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[EME] Proposal for next steps on secure release

From: David Dorwin <ddorwin@google.com>
Date: Mon, 17 Aug 2015 22:53:35 -0700
Message-ID: <CAHD2rsjkZEWYUGNqkrPYcGGGpycGSJc00-ZRuyhdhtLihzUd0w@mail.gmail.com>
To: "public-html-media@w3.org" <public-html-media@w3.org>
I think we agree that EME should support concurrency fraud detection and
enforcement while ensuring a strong user experience - we just differ in our
opinions of where this can be best solved and where the complexities should
lie. The renewals approach demonstrates there is a viable solution to
securely detect and enforce concurrent usage that conforms to the web
platform, and there appears to be agreement to support it in the EME spec.

Thus, the question is whether secure release, an alternative mechanism for
concurrency fraud detection (but not enforcement) is acceptable and should
also be included as an alternative in the spec.

Despite the benefits to server availability or complexity - the magnitude
of which we believe is debatable [1] - our main concerns on secure release
remain unaddressed: supporting this feature imposes architectural
constraints on (billions of) clients to ensure secure release works as
intended, and it is incompatible with some user-beneficial browsing modes
and client architectures. (There is more on this in
https://lists.w3.org/Archives/Public/public-html-media/2015Jun/0029.html.)

In the license renewal thread, Mark questioned whether “additional [server]
architectural complexity is justified and proportionate for this problem."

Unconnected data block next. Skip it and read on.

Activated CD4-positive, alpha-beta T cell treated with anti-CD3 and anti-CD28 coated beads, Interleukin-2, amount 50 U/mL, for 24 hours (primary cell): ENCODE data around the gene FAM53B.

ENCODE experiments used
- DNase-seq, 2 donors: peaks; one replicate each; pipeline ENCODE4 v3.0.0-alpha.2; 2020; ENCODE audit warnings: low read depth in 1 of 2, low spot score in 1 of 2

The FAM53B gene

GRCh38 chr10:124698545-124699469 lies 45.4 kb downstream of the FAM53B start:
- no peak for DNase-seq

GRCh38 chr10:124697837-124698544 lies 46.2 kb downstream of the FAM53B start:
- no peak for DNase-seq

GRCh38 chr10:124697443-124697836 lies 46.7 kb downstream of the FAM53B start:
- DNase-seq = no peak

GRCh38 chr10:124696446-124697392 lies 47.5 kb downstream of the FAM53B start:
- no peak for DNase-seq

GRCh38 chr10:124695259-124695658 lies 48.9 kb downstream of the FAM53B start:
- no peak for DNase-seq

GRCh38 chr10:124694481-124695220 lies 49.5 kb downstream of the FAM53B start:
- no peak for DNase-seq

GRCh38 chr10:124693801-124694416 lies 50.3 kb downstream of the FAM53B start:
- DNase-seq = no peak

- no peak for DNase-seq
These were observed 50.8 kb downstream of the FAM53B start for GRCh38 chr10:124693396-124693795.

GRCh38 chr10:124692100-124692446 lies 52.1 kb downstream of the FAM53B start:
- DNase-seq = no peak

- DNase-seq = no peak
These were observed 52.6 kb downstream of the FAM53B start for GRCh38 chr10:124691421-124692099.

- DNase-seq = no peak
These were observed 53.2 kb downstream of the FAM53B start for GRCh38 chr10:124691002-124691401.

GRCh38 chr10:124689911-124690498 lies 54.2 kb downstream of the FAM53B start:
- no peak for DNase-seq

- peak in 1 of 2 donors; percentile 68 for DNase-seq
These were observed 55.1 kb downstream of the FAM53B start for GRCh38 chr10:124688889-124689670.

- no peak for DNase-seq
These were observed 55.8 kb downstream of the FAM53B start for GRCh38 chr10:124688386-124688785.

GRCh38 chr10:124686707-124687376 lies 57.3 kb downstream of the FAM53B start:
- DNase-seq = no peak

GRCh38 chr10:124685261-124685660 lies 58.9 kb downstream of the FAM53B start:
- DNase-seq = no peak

I noted in my reply that such complexity is not a requirement for
successful use of renewal. However, I believe that “proportionate for this
problem” is a good evaluation metric for secure release. For a very narrow
use case (a subset of the small number of sites using DRM’d media),
including secure release (a partial solution that supports detection only)
in the spec dictates that all user agents be architected to allow part of
an application to write data after that web application is closed (or
provide CDMs access to tamper-evident persistent storage). That does not
seem like a proportionate approach to address a preference for one fraud
detection mechanism over the alternative, which avoids such requirements on
all clients.

Since the implications go beyond EME and are related to platform
architecture, I propose we solicit guidance from the Technical Architecture
Group on whether the architectural implications are acceptable and
consistent with the principles of the web platform and whether there might
be alternatives we have not considered. That will either confirm or
alleviate the majority of our concerns around secure release's inclusion in
EME and resolve our current impasse.

David


[1] I am having trouble identifying meaningful advantages of secure release
over license renewal, both for the majority of users and server-side
implementation. As mentioned in the other thread, the successful use of
secure release appears to depend on server-side heuristics to identify
clients on which enforcement mechanisms should be applied. (It appears from
Mark’s reply that we should discuss this more.) In addition, services using
secure release may need different heuristics depending on whether a client
implements it using tamper-evident persistent storage or write-on-close.

As described in the license renewal document, simple heuristics would
enable variable buckets that would allow most users to be provided lenient
renewal times. We believe it’s possible that such times would be sufficient
to avoid user experience problems caused by the types of outages secure
release seeks to avoid, all without having to implement resilient
independent license servers. Add to this the fact that secure release does
not provide enforcement, and using secure release ends up being more
complex with negligible meaningful benefit.
Received on Tuesday, 18 August 2015 05:54:25 UTC

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